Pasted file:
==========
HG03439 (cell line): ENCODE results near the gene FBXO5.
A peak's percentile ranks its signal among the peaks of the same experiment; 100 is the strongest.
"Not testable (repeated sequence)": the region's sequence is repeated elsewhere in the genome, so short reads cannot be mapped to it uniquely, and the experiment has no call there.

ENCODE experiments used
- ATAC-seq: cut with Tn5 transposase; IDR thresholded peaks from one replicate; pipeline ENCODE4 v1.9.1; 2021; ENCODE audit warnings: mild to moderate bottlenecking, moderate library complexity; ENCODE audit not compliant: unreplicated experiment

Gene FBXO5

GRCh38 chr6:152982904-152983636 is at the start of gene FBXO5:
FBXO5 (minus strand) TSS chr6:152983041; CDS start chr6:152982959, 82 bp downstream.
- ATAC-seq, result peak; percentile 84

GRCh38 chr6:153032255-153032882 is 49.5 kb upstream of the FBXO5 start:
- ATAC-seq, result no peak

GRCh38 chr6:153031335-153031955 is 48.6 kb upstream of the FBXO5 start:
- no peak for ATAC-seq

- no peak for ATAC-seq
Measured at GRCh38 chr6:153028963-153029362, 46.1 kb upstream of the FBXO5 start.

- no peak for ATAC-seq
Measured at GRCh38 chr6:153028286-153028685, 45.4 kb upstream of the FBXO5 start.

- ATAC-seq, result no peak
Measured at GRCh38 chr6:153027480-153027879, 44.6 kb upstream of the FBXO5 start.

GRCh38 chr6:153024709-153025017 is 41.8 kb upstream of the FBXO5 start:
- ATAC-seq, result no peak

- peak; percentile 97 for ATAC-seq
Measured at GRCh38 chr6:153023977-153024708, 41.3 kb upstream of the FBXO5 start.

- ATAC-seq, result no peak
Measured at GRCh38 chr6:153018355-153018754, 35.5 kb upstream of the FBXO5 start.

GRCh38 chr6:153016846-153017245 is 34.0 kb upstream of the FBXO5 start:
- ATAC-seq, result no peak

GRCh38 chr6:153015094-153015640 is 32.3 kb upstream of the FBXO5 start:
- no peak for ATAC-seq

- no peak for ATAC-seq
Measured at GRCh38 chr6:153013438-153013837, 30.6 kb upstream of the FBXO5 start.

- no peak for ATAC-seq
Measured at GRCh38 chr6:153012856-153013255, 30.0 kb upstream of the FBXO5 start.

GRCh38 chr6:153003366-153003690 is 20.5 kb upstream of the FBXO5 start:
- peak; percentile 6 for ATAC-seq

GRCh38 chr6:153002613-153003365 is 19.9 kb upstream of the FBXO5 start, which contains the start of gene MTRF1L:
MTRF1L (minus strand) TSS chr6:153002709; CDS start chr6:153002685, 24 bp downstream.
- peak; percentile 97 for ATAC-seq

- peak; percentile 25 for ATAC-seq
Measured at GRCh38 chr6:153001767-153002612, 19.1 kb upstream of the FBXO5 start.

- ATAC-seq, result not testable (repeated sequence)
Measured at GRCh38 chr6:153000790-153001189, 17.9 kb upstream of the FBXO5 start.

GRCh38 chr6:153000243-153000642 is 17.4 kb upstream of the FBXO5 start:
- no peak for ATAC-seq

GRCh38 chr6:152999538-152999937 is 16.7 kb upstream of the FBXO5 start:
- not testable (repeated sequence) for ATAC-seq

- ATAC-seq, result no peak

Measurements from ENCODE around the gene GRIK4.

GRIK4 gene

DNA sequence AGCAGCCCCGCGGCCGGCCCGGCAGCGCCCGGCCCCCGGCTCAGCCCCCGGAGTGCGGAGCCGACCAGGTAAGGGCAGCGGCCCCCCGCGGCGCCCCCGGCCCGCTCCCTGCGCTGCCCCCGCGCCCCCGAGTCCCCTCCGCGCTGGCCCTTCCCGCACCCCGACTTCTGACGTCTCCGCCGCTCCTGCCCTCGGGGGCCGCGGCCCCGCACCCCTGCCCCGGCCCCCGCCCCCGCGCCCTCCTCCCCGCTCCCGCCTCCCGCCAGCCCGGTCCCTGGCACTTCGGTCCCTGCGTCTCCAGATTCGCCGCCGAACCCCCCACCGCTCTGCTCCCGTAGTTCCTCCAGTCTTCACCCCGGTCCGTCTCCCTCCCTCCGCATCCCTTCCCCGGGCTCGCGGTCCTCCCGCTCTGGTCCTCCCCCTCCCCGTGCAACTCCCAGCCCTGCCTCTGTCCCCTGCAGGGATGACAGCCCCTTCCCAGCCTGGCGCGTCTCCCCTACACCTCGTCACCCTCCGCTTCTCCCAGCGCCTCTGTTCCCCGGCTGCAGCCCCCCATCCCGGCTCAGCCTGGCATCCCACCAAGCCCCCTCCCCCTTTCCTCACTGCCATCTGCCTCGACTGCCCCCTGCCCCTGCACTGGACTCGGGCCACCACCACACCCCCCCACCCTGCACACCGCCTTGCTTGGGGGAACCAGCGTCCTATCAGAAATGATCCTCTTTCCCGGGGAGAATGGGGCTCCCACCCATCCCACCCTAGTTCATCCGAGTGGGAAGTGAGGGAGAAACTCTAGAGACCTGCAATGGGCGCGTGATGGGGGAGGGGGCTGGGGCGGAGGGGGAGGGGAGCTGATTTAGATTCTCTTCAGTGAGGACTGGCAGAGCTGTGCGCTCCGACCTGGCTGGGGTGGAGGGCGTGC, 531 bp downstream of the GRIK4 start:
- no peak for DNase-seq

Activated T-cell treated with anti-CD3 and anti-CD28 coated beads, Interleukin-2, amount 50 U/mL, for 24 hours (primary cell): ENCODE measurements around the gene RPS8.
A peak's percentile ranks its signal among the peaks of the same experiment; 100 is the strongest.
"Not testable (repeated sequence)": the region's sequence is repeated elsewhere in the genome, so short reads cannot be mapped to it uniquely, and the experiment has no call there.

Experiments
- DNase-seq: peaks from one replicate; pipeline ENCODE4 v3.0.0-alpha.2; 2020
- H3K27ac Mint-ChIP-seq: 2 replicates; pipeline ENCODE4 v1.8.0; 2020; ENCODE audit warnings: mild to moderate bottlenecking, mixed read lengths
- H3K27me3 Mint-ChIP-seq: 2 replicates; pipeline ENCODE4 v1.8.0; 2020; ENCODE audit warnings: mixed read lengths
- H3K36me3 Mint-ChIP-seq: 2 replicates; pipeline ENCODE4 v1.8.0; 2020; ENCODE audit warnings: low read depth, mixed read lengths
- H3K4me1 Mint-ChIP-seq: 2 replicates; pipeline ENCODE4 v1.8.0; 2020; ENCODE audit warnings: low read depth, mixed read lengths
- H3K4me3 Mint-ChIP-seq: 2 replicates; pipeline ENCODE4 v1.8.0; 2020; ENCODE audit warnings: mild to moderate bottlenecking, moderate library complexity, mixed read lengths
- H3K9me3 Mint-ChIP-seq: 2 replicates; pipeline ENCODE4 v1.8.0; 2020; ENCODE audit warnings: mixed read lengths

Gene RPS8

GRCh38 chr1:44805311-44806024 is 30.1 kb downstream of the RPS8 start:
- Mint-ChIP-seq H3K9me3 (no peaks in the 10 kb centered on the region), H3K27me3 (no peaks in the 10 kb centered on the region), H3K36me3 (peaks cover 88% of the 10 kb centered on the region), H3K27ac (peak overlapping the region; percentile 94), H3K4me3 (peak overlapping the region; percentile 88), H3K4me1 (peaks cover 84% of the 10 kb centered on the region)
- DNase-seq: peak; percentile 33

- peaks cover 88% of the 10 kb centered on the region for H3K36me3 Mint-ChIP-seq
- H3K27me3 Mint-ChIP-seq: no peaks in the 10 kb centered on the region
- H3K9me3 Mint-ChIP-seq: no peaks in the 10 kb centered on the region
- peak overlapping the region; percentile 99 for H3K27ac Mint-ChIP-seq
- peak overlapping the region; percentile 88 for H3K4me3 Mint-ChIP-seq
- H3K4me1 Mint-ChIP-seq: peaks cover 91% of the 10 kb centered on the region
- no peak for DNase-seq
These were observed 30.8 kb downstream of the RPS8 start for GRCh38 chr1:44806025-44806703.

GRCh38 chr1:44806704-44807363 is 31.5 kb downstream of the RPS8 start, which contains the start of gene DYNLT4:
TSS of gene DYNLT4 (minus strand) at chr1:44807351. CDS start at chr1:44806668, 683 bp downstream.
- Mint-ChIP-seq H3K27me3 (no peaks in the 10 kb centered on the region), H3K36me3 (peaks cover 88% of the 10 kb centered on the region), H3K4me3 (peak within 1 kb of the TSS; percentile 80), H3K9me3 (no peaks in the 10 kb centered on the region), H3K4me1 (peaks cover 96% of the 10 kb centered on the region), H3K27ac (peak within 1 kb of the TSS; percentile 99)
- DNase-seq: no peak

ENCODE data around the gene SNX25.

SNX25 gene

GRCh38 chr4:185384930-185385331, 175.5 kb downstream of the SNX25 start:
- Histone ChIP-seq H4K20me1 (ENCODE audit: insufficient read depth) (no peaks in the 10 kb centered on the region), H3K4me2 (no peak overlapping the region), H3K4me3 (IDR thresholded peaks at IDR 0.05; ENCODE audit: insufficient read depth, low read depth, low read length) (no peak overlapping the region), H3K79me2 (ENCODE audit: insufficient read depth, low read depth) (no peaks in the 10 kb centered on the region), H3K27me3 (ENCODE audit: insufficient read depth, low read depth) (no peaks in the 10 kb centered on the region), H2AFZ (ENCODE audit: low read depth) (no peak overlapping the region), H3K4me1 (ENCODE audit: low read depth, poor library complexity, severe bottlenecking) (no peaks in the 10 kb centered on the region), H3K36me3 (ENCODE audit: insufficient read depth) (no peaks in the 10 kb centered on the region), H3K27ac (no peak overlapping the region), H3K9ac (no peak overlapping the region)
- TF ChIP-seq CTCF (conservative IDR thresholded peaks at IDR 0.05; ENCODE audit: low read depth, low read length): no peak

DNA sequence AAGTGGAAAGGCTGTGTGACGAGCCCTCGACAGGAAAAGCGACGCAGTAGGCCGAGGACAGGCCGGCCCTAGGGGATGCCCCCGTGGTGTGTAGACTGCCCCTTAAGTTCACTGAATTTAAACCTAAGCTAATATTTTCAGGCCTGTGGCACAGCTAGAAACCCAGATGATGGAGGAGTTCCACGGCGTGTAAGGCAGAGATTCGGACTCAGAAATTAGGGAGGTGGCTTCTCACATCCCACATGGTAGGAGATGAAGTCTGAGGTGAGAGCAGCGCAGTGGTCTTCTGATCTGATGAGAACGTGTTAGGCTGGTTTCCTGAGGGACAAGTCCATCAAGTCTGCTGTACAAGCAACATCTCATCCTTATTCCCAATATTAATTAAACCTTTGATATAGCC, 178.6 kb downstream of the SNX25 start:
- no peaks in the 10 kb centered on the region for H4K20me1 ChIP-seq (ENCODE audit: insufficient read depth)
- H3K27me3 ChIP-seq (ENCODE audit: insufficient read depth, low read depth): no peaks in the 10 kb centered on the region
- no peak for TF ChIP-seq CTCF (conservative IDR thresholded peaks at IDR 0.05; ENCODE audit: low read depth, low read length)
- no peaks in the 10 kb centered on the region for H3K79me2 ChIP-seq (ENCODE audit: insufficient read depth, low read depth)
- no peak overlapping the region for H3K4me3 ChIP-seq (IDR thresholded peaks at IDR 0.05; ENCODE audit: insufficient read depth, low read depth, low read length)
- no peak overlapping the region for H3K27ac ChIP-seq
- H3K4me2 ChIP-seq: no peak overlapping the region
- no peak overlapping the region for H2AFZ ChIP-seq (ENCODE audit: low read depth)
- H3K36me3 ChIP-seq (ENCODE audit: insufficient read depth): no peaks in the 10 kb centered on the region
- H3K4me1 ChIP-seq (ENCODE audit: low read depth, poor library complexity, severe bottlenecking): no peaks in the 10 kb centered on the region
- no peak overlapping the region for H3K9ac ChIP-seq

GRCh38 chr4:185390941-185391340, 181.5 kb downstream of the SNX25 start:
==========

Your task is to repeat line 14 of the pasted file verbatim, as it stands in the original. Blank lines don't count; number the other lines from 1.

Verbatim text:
- no peak for ATAC-seq